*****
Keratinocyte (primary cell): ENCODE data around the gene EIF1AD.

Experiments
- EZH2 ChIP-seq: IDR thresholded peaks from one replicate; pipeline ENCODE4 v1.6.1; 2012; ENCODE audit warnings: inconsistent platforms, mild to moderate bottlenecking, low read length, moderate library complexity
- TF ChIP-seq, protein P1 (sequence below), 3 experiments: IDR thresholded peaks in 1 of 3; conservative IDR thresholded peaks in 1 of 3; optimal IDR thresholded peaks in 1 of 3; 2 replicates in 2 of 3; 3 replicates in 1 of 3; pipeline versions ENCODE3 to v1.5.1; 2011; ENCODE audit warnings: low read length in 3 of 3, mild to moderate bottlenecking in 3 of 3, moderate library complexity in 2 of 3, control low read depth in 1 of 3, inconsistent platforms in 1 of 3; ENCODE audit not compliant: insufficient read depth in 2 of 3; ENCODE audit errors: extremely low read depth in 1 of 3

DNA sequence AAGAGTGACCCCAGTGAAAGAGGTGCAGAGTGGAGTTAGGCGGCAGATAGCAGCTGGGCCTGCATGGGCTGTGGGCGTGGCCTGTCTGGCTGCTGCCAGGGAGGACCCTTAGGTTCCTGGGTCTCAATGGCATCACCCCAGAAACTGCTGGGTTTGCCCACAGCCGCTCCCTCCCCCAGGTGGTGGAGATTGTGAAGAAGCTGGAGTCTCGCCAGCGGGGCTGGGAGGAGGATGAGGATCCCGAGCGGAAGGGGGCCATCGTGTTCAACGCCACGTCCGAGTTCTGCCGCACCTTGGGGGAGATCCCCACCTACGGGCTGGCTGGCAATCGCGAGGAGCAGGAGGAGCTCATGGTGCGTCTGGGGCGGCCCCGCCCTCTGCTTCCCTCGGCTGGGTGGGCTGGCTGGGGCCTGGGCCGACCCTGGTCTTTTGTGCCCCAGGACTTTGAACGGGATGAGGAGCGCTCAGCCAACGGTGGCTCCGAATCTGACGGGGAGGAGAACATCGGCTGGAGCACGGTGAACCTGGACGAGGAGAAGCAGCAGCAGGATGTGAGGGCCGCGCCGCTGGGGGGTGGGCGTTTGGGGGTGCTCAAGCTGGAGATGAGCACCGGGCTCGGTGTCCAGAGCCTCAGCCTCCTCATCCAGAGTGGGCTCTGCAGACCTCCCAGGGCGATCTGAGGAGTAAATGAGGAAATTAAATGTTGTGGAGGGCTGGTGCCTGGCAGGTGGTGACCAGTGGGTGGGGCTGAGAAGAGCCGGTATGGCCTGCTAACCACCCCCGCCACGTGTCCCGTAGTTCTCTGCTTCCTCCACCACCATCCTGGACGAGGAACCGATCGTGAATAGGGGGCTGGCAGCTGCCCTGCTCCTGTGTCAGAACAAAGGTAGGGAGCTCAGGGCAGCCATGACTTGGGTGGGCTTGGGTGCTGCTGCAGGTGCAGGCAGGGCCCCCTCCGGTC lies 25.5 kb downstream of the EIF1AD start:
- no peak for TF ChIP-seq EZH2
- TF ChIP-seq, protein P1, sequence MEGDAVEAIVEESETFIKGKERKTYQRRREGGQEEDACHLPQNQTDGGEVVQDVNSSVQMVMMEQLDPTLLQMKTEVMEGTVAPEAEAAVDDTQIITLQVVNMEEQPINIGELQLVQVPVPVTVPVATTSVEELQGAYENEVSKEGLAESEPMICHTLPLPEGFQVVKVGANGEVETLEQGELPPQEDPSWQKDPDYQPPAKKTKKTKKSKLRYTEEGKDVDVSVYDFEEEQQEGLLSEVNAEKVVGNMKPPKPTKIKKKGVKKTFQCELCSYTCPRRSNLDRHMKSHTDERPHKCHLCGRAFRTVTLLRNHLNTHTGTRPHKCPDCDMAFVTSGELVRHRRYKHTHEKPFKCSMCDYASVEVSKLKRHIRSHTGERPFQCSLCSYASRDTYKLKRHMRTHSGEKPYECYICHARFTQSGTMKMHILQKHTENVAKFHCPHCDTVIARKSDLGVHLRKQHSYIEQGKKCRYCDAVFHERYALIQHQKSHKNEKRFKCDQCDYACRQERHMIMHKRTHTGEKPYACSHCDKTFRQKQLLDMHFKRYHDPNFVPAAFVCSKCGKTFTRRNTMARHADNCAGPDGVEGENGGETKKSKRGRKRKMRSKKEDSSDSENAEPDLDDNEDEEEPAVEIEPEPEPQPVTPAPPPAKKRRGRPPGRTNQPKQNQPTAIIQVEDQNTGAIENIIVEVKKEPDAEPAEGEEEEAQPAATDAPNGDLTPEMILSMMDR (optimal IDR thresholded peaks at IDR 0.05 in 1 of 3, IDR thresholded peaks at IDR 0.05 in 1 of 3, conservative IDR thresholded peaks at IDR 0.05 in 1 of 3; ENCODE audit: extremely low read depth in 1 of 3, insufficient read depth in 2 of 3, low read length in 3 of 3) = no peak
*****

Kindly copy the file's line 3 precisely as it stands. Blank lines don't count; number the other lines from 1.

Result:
- EZH2 ChIP-seq: IDR thresholded peaks from one replicate; pipeline ENCODE4 v1.6.1; 2012; ENCODE audit warnings: inconsistent platforms, mild to moderate bottlenecking, low read length, moderate library complexity